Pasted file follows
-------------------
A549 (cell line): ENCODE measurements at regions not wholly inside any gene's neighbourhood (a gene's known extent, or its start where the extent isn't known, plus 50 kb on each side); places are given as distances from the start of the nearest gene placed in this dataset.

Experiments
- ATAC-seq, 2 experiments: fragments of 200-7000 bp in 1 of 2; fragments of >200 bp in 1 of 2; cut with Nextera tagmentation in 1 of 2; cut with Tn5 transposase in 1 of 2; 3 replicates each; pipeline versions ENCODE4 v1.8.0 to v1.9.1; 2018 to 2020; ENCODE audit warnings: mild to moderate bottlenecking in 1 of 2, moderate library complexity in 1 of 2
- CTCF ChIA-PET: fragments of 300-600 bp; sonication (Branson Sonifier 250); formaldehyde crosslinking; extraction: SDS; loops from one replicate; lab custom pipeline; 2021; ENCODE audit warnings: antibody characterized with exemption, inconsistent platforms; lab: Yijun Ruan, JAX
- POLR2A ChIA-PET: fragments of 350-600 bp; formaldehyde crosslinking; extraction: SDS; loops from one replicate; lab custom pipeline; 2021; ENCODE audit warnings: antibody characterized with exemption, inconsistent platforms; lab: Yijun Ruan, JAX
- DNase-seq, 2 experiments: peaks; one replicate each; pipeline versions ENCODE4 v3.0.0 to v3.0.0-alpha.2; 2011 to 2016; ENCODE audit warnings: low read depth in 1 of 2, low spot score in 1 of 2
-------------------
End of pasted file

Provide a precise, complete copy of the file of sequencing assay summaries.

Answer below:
A549 (cell line): ENCODE measurements at regions not wholly inside any gene's neighbourhood (a gene's known extent, or its start where the extent isn't known, plus 50 kb on each side); places are given as distances from the start of the nearest gene placed in this dataset.

Experiments
- ATAC-seq, 2 experiments: fragments of 200-7000 bp in 1 of 2; fragments of >200 bp in 1 of 2; cut with Nextera tagmentation in 1 of 2; cut with Tn5 transposase in 1 of 2; 3 replicates each; pipeline versions ENCODE4 v1.8.0 to v1.9.1; 2018 to 2020; ENCODE audit warnings: mild to moderate bottlenecking in 1 of 2, moderate library complexity in 1 of 2
- CTCF ChIA-PET: fragments of 300-600 bp; sonication (Branson Sonifier 250); formaldehyde crosslinking; extraction: SDS; loops from one replicate; lab custom pipeline; 2021; ENCODE audit warnings: antibody characterized with exemption, inconsistent platforms; lab: Yijun Ruan, JAX
- POLR2A ChIA-PET: fragments of 350-600 bp; formaldehyde crosslinking; extraction: SDS; loops from one replicate; lab custom pipeline; 2021; ENCODE audit warnings: antibody characterized with exemption, inconsistent platforms; lab: Yijun Ruan, JAX
- DNase-seq, 2 experiments: peaks; one replicate each; pipeline versions ENCODE4 v3.0.0 to v3.0.0-alpha.2; 2011 to 2016; ENCODE audit warnings: low read depth in 1 of 2, low spot score in 1 of 2